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From: mfdylan (dylan_at_[hidden])
Date: 2002-02-04 21:45:13

--- In boost_at_y..., "Rainer Deyke" <root_at_r...> wrote:
> std::vector<int> g()
> {
> std::vector<int> first, second;
> // Do various operations on 'first' and 'second' here.
> return (first.size() > second.size()) ? first : second;
> }
> std::vector<int> v(g());
I would love to see a compiler that could compile that into efficient
code. In theory of course it can - the semantics of std::vector are
part of the language, so it should essential be able to reduce the
above to only 2 memory allocations and one free.
But if you wanted to be able to write your own classes that the
compiler could generate similarly efficient code you essentially need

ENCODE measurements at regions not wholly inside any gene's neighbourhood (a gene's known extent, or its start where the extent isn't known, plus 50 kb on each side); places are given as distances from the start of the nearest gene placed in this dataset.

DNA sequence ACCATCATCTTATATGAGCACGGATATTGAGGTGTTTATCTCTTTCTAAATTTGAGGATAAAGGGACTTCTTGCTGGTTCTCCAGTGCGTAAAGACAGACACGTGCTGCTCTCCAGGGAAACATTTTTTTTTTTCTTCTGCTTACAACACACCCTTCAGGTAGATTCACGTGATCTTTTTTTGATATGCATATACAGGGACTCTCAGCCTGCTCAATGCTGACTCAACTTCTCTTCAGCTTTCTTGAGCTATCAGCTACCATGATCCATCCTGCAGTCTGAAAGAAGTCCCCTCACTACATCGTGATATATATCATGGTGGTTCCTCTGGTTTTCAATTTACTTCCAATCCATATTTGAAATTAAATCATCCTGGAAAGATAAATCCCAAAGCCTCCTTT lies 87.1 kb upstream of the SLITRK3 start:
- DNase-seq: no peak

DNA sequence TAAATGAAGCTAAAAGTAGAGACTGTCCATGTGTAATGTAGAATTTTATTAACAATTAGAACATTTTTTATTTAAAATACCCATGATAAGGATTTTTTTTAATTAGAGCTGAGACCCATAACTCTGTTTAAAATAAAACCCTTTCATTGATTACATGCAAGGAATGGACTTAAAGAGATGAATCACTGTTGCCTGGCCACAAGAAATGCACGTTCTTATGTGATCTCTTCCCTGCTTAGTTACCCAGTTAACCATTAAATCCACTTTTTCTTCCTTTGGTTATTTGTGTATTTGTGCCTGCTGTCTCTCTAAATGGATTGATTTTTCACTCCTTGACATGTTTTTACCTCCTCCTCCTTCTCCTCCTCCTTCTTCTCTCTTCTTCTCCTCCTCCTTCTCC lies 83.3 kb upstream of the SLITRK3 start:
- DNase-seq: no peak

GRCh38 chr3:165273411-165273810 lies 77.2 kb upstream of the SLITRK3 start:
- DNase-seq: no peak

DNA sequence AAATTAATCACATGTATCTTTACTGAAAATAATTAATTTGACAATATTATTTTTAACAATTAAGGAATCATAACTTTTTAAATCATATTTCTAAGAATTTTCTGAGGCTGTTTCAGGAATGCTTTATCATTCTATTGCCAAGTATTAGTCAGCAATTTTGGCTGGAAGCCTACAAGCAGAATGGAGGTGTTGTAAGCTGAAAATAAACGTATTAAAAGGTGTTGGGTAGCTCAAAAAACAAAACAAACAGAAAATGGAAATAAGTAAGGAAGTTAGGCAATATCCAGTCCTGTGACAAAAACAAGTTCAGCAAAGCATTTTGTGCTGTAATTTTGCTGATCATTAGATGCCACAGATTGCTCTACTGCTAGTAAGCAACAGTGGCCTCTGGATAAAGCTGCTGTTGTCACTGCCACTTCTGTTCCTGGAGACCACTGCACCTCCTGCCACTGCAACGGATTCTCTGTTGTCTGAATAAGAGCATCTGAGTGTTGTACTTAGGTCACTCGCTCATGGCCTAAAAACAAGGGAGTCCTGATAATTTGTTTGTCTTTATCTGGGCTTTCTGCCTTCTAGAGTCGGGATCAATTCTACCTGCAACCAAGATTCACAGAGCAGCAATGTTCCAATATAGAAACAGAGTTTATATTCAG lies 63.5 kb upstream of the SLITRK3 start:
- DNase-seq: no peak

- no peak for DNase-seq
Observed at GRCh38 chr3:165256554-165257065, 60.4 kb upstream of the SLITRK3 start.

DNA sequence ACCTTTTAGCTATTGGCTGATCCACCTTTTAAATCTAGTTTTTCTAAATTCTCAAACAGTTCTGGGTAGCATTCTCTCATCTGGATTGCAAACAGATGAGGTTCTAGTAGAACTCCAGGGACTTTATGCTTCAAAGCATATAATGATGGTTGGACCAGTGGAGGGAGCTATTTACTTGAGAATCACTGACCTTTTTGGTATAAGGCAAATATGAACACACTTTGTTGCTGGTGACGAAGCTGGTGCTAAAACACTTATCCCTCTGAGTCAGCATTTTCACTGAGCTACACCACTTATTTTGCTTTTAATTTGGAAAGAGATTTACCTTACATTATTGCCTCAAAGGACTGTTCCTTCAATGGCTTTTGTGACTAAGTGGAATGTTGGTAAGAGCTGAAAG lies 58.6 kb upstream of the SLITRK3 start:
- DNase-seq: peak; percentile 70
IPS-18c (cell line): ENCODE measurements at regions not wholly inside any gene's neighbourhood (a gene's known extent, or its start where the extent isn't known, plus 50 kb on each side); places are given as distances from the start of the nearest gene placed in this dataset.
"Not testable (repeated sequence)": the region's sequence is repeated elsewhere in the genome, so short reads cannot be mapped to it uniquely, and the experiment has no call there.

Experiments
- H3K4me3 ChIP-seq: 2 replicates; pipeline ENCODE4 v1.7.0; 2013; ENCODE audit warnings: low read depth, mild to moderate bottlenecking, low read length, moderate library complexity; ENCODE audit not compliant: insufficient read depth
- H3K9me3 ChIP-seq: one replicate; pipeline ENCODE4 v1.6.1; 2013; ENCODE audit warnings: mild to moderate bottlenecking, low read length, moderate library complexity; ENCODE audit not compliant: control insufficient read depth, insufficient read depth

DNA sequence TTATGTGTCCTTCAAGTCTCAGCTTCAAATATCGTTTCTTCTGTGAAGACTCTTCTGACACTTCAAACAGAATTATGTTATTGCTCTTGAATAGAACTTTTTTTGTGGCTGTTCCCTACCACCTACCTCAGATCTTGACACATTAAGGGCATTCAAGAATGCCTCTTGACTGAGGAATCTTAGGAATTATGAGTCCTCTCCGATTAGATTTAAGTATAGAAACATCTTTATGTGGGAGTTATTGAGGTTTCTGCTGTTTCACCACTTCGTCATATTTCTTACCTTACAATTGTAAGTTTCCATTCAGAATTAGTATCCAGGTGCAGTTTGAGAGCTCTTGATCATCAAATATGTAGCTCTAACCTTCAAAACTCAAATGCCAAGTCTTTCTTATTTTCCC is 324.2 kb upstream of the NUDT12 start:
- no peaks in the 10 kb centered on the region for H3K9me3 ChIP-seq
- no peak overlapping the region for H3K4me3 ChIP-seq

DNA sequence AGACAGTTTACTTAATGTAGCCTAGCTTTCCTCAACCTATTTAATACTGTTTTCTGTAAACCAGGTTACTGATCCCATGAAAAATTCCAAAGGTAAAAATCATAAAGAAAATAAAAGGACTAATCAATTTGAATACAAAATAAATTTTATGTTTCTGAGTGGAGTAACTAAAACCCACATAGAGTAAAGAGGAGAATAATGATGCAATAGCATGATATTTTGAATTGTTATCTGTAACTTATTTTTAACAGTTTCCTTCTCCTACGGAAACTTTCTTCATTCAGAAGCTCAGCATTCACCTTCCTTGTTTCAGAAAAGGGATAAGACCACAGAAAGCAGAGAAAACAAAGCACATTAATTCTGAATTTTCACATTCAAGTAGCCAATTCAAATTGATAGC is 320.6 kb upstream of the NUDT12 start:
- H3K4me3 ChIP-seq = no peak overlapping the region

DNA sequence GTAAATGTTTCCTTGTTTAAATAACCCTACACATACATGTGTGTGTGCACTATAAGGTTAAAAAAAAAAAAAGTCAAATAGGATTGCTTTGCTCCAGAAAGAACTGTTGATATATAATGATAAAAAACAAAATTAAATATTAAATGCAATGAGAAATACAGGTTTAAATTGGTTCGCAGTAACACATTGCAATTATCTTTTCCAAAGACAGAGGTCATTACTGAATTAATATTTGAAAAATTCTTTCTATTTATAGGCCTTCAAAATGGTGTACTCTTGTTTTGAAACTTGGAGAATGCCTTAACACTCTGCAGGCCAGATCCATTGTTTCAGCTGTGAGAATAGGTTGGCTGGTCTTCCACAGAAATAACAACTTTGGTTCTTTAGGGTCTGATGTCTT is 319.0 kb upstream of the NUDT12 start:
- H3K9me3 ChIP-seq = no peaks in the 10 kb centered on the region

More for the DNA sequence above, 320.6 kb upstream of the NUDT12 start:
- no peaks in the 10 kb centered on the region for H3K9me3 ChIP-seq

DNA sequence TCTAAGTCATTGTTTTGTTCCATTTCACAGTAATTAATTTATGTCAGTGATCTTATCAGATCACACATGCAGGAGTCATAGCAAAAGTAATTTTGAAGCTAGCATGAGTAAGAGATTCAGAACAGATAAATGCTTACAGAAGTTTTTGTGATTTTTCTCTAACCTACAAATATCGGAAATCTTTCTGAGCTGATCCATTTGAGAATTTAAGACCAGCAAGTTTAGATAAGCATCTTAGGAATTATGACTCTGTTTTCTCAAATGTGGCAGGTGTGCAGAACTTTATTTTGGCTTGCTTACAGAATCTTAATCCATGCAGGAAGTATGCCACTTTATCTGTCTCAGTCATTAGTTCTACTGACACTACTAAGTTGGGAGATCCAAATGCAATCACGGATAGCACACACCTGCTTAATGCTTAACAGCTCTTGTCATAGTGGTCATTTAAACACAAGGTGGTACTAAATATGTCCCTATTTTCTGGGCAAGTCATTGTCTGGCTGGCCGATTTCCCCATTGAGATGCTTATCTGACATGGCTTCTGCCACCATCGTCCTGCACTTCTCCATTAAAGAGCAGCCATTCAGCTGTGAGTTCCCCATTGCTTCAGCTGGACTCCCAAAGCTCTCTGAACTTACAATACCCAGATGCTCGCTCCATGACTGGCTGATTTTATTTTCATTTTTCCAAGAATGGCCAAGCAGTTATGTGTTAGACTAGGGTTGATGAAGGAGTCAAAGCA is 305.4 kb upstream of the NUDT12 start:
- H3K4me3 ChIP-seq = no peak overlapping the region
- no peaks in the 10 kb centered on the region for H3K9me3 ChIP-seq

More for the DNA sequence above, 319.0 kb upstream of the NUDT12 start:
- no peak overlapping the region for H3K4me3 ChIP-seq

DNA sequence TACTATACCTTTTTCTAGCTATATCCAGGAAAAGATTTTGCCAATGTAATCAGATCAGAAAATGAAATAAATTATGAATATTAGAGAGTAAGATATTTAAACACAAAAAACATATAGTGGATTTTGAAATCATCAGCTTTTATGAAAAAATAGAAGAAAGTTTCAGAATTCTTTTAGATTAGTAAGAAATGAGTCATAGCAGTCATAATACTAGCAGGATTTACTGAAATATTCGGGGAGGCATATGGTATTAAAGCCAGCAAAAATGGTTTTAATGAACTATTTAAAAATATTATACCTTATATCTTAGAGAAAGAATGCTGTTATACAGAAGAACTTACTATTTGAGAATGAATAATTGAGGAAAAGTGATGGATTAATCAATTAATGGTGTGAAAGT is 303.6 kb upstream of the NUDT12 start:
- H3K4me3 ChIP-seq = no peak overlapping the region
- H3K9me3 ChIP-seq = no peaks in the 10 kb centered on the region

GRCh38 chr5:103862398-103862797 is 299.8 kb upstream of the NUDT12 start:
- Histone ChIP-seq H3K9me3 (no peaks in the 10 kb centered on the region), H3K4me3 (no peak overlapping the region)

a way of knowing in what is currently the "copy" constructor that the
parameter being passed is going out of scope, so you can safely steal
its resources. I'm pretty sure this can only be done with language
help. One possibility I guess is an extra type-qualification, call
it, um "expiring":

vector(expiring vector& other)

But looking at the implementation, why not just have the compiler
call swap directly? That is, if your class implements a "swap"
member, and you are constructing or assigning from an 'expiring'
object, the swap() call is used instead of the copy
constructor/assignment operator. Giving a named member special
status is perhaps a little anathema to the existing standard
("operator=" almost fits this description), and I believe Java does
this sort of thing for "to_string" etc. I'm not sure if the same
should be done for a "swap" global, especially if it isn't compilable
for that type.

Anyway just a thought (shouldn't this discussion be in c.l.c++.m or
even comp.std.c++?)


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